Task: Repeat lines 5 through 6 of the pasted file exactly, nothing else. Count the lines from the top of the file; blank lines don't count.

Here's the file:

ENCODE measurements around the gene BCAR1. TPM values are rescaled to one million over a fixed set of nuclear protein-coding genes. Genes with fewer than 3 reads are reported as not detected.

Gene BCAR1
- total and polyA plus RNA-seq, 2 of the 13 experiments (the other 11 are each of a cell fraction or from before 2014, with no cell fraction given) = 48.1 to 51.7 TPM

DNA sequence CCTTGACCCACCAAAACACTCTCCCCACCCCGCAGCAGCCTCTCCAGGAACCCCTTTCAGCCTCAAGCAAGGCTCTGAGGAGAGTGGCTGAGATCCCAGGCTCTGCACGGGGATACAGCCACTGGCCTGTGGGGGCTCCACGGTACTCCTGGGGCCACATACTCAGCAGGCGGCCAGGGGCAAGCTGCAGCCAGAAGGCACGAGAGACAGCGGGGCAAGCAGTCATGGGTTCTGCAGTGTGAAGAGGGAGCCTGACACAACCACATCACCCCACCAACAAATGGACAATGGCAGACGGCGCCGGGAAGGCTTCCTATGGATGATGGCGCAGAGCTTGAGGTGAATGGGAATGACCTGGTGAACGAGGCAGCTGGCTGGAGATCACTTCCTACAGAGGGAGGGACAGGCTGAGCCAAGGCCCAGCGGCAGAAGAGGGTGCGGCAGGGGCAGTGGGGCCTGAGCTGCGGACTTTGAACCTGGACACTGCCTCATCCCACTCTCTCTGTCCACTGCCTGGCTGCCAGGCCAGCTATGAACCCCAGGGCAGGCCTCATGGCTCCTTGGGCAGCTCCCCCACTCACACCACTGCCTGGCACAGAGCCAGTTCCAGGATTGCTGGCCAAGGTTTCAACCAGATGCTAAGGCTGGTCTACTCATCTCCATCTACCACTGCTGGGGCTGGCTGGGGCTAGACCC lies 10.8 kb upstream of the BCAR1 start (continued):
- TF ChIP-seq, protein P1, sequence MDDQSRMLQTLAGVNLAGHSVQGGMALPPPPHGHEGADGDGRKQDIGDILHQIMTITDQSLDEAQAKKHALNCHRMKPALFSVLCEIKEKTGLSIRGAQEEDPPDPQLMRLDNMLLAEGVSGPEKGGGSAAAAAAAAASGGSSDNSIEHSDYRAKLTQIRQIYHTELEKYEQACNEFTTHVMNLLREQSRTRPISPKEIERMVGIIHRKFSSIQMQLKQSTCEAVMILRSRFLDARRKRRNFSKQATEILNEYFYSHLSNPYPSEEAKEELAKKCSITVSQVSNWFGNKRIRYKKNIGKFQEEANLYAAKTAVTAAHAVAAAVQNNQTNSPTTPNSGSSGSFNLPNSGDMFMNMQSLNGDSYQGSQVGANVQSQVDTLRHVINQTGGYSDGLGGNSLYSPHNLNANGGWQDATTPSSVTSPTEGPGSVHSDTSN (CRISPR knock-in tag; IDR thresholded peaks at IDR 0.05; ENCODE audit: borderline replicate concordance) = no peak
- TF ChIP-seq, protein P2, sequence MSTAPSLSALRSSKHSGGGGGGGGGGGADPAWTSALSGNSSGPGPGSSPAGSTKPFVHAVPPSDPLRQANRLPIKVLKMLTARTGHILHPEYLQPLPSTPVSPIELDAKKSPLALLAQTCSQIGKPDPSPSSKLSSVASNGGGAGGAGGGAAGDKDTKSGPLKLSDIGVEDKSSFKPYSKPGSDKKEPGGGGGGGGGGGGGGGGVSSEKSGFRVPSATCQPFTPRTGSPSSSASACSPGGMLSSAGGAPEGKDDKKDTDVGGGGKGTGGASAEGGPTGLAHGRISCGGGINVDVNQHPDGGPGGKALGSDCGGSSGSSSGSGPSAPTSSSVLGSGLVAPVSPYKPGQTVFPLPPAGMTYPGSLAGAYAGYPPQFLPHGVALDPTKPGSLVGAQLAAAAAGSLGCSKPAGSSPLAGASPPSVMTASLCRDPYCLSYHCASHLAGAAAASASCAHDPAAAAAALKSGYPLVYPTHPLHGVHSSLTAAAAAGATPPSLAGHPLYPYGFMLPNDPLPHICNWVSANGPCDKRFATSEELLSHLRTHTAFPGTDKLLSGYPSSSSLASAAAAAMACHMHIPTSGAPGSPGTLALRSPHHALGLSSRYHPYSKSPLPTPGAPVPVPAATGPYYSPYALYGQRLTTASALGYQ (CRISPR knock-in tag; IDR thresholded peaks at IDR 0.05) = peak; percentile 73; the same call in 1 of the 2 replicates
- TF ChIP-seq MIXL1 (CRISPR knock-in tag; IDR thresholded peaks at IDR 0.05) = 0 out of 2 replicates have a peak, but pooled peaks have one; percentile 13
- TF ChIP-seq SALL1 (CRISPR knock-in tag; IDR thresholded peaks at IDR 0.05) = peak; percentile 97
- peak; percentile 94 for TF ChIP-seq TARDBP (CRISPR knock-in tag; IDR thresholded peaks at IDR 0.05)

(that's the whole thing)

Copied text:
- TF ChIP-seq, protein P1, sequence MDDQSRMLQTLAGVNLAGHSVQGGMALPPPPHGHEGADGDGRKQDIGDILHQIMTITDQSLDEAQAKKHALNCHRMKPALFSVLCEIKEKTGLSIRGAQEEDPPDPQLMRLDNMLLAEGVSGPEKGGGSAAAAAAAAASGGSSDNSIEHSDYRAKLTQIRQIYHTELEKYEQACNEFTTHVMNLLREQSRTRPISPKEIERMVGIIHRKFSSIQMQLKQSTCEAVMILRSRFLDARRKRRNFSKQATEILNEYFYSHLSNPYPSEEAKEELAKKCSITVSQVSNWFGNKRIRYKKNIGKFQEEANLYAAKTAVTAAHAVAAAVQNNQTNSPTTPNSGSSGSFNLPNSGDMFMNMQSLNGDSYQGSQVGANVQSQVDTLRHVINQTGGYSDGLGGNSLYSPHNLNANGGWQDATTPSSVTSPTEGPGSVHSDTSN (CRISPR knock-in tag; IDR thresholded peaks at IDR 0.05; ENCODE audit: borderline replicate concordance) = no peak
- TF ChIP-seq, protein P2, sequence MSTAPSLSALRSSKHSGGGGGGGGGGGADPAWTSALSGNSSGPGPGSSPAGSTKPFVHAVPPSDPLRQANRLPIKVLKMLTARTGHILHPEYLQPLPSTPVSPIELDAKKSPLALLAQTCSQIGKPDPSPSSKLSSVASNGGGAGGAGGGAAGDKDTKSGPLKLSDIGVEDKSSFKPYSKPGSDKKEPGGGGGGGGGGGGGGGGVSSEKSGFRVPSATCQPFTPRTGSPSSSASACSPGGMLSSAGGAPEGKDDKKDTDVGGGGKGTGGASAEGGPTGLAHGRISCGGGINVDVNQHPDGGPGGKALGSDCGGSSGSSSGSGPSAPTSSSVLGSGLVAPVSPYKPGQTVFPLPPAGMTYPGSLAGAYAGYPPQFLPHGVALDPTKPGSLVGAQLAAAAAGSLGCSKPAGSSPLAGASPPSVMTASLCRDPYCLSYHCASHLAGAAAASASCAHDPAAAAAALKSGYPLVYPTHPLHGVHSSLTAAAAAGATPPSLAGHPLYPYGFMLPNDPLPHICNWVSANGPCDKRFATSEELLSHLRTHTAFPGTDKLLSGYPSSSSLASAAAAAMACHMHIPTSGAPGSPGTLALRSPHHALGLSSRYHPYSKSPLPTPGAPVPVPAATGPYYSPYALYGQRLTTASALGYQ (CRISPR knock-in tag; IDR thresholded peaks at IDR 0.05) = peak; percentile 73; the same call in 1 of the 2 replicates